Absolutely. The main difference right now is providing an intuitive programming model while also being able to take advantage of optimisations and new hardware accelerators easily. There’s been less in the way of new PL features that support ML so far, but projects like Myia have a good opportunity to start exploring that area.
As existing languages go, Julia and Swift are by far the best suited, but they’re ultimately still general-purpose languages that weren’t designed with ML in mind. They inherently bring engineering challenges and expressiveness issues that something more specialised might not have.
An engineering example – The Swift docs give a good idea of the challenges involved in extracting TensorFlow-compatible graphs from a program. It sounds like it should be pretty easy to turn
m = Chain(Dense(10, 5, relu), ...) into a graph, for example, until you realise that a model might do
m.layers = Dense(...) halfway through the forward pass.
While these things are solvable, mutable data structures causes a lot of issues here as well as with AD and other optimisations, and are not even necessary for the way people code against data frames and GPUs. A new language could easily have a functional data model and simplify things hugely.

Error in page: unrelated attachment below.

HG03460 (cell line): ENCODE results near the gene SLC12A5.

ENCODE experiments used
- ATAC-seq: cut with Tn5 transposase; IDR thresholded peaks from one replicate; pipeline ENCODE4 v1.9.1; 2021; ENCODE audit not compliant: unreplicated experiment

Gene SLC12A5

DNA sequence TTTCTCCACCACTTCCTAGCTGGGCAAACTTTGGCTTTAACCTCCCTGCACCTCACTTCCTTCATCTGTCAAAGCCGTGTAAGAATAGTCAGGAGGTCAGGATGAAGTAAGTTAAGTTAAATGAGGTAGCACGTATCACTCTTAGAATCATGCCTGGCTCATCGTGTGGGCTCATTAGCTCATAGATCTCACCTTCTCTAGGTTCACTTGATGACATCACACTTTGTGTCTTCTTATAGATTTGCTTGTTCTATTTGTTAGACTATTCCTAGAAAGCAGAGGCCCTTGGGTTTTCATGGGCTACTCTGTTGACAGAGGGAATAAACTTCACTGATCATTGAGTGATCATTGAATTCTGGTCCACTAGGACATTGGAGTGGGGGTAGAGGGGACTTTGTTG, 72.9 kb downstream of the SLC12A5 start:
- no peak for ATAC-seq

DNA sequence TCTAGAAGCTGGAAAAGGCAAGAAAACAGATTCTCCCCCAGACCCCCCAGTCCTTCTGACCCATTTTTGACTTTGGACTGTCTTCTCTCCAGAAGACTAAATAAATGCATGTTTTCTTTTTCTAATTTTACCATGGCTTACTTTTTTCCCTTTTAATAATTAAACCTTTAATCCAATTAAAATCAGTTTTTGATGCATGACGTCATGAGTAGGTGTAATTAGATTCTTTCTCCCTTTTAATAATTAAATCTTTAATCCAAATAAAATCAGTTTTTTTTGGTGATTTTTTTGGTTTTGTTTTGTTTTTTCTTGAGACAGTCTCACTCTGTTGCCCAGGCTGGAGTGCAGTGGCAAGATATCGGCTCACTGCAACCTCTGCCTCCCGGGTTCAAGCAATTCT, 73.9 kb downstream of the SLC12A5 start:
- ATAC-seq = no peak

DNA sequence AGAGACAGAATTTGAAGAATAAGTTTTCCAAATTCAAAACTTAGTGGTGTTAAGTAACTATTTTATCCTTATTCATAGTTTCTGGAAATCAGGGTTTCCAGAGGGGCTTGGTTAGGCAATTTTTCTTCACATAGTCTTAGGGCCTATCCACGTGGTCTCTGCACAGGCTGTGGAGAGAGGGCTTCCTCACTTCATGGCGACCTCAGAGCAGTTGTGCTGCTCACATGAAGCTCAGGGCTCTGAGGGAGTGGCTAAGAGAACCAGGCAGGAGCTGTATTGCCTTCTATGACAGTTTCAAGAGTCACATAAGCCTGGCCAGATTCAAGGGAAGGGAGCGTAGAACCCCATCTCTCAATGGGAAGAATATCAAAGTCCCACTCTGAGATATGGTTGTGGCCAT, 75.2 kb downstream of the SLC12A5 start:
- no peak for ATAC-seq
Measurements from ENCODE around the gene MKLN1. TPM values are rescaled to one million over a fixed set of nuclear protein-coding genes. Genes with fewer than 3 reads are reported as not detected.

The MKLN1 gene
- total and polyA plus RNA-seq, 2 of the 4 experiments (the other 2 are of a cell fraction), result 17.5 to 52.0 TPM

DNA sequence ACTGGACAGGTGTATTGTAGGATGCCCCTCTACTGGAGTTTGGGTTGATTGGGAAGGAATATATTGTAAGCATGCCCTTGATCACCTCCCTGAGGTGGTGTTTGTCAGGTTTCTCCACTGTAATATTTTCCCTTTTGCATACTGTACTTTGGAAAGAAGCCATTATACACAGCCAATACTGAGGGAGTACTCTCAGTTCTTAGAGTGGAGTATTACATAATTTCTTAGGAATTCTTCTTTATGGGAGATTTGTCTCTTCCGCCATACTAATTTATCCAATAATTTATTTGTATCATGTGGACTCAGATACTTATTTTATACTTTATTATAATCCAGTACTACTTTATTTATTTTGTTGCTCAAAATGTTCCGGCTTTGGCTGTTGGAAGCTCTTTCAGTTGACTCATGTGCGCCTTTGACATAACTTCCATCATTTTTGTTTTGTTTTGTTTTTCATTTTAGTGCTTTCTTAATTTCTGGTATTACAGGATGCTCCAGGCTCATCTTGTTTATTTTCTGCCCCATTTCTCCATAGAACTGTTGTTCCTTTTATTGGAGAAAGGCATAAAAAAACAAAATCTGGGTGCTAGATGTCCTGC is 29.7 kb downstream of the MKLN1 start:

For an expressiveness issue, consider my ideal definition of the Dense (FullyConnected) layer:
Dense(in, out) = x -> W * x .+ b
where W = randn(out, in), b = randn(out)
The Flux docs actually introduce layering this way, but in real layers we have to define a struct and a bunch of boilerplate. To actually make it work we need to be able to treat closures as data structures (to move them to the GPU, for example) and perhaps have nicer ways to name and refer to closures based on where they came from (i.e. not
(::#9)). These really seem like general language-level features that just happen not to supported anywhere.
ML has a bunch of cases like this, where certain patterns seem unusual or even downright backwards from the traditional software engineering standpoint, but turn out to be valid use cases that just aren’t prioritised by mainstream languages. Novel abstractions and language features could help hugely here, which is part of what makes the field exciting for PL people.